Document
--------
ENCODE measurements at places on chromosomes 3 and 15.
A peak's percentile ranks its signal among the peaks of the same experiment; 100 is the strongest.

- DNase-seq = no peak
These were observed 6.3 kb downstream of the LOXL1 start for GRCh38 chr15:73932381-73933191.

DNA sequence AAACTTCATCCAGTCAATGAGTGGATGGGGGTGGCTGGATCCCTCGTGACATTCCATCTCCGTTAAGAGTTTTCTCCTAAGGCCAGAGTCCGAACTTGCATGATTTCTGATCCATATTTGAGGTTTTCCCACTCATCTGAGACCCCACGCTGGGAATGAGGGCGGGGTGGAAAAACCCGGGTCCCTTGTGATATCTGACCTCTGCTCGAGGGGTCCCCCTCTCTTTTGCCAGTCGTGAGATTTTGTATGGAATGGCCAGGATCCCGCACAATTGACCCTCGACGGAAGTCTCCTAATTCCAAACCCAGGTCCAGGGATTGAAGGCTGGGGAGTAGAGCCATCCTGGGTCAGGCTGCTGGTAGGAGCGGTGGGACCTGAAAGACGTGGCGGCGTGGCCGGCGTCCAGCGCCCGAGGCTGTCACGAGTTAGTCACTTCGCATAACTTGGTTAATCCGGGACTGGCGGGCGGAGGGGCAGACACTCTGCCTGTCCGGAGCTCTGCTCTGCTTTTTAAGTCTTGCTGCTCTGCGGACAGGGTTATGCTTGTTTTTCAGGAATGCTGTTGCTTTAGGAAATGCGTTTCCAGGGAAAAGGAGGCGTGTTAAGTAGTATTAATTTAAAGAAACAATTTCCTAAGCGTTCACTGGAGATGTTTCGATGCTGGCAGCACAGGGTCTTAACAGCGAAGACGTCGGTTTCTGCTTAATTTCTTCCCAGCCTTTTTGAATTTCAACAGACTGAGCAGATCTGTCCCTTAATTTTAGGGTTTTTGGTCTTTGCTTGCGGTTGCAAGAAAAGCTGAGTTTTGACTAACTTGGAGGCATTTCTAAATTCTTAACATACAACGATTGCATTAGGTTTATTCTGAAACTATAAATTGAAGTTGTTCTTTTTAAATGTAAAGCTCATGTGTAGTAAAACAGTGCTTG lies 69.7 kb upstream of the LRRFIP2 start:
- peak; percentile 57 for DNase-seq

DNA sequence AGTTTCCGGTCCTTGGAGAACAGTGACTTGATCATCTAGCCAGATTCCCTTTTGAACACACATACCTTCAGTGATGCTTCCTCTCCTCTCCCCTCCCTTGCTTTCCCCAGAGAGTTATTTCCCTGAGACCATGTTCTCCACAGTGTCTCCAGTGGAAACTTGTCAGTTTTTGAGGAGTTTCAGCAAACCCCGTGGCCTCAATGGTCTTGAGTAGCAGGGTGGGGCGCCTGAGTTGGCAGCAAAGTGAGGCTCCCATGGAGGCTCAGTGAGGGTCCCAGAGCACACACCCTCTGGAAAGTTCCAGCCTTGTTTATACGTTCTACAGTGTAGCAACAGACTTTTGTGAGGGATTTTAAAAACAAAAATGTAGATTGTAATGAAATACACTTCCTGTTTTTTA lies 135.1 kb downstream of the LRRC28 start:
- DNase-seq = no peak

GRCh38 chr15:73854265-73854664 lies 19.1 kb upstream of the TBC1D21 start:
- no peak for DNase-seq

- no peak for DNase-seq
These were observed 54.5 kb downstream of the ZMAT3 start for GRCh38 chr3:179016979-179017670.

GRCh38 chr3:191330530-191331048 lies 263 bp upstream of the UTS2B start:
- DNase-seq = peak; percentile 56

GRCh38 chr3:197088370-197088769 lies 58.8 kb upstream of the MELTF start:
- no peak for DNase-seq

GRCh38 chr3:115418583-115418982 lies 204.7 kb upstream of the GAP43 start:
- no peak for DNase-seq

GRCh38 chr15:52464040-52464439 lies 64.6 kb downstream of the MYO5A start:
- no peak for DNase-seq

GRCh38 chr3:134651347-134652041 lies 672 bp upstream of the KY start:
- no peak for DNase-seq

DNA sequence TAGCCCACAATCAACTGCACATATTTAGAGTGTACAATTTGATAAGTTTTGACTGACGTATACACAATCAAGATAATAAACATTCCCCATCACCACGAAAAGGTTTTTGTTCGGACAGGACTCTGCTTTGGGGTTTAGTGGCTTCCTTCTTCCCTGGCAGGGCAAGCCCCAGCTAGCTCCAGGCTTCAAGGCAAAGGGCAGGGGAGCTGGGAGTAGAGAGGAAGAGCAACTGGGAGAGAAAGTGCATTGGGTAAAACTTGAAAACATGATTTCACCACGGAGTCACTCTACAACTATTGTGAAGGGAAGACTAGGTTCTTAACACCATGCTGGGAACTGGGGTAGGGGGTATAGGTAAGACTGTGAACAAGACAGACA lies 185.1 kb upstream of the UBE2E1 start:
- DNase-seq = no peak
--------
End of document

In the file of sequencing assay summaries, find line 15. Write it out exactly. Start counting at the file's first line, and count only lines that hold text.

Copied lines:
GRCh38 chr3:197088370-197088769 lies 58.8 kb upstream of the MELTF start: